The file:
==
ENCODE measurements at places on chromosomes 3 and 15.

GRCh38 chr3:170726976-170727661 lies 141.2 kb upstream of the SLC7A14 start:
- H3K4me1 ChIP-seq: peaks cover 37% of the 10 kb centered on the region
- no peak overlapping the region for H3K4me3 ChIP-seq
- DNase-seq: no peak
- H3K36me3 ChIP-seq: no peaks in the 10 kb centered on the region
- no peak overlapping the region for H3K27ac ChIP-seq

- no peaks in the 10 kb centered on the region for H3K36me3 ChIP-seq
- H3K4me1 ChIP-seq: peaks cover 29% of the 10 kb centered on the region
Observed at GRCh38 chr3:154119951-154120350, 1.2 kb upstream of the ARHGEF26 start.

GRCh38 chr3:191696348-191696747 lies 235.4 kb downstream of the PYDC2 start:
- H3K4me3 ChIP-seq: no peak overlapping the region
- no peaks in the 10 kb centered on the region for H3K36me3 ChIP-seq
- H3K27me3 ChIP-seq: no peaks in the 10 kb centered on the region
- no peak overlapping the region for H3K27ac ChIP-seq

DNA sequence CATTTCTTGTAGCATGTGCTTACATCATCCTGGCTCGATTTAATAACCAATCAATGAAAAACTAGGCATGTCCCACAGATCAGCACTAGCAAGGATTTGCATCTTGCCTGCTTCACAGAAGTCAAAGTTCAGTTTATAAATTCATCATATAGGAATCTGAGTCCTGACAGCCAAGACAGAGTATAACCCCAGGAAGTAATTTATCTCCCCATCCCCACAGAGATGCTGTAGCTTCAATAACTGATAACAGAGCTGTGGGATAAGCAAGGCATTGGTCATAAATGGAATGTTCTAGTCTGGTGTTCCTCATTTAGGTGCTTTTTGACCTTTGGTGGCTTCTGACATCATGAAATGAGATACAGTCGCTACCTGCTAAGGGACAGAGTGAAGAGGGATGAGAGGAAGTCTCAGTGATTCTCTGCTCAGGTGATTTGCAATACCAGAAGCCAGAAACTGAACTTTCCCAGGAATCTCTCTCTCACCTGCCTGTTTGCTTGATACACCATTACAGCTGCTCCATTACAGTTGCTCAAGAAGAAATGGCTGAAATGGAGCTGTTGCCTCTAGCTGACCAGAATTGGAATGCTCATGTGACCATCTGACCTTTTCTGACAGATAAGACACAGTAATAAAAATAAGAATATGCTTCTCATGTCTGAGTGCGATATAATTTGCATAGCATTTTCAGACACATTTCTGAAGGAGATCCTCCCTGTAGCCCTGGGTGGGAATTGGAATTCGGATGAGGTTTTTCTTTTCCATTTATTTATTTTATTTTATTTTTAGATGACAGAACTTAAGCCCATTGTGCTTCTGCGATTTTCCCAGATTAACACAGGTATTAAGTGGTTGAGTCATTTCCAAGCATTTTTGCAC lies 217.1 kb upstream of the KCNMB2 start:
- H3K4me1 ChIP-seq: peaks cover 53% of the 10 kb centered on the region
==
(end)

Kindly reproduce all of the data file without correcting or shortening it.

ENCODE measurements at places on chromosomes 3 and 15.

GRCh38 chr3:170726976-170727661 lies 141.2 kb upstream of the SLC7A14 start:
- H3K4me1 ChIP-seq: peaks cover 37% of the 10 kb centered on the region
- no peak overlapping the region for H3K4me3 ChIP-seq
- DNase-seq: no peak
- H3K36me3 ChIP-seq: no peaks in the 10 kb centered on the region
- no peak overlapping the region for H3K27ac ChIP-seq

- no peaks in the 10 kb centered on the region for H3K36me3 ChIP-seq
- H3K4me1 ChIP-seq: peaks cover 29% of the 10 kb centered on the region
Observed at GRCh38 chr3:154119951-154120350, 1.2 kb upstream of the ARHGEF26 start.

GRCh38 chr3:191696348-191696747 lies 235.4 kb downstream of the PYDC2 start:
- H3K4me3 ChIP-seq: no peak overlapping the region
- no peaks in the 10 kb centered on the region for H3K36me3 ChIP-seq
- H3K27me3 ChIP-seq: no peaks in the 10 kb centered on the region
- no peak overlapping the region for H3K27ac ChIP-seq

DNA sequence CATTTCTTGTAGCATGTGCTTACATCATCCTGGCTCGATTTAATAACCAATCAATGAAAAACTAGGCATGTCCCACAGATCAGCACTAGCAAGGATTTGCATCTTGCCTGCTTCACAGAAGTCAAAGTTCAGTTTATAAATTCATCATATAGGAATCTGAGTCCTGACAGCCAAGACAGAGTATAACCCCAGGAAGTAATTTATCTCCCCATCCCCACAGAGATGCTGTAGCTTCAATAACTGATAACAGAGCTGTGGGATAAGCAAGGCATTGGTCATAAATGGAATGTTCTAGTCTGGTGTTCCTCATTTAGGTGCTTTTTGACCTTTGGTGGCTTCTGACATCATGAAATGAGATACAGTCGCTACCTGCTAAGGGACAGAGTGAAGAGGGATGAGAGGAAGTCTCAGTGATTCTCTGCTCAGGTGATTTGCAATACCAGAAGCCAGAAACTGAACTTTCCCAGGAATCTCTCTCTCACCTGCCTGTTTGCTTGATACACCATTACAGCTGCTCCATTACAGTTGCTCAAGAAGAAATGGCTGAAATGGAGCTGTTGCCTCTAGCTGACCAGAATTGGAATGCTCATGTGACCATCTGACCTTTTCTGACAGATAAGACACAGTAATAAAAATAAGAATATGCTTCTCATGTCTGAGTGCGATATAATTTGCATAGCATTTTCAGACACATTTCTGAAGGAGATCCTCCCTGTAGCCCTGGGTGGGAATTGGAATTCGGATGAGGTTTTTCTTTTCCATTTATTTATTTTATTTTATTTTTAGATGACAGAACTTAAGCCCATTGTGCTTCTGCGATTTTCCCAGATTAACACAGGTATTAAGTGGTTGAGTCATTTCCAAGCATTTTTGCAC lies 217.1 kb upstream of the KCNMB2 start:
- H3K4me1 ChIP-seq: peaks cover 53% of the 10 kb centered on the region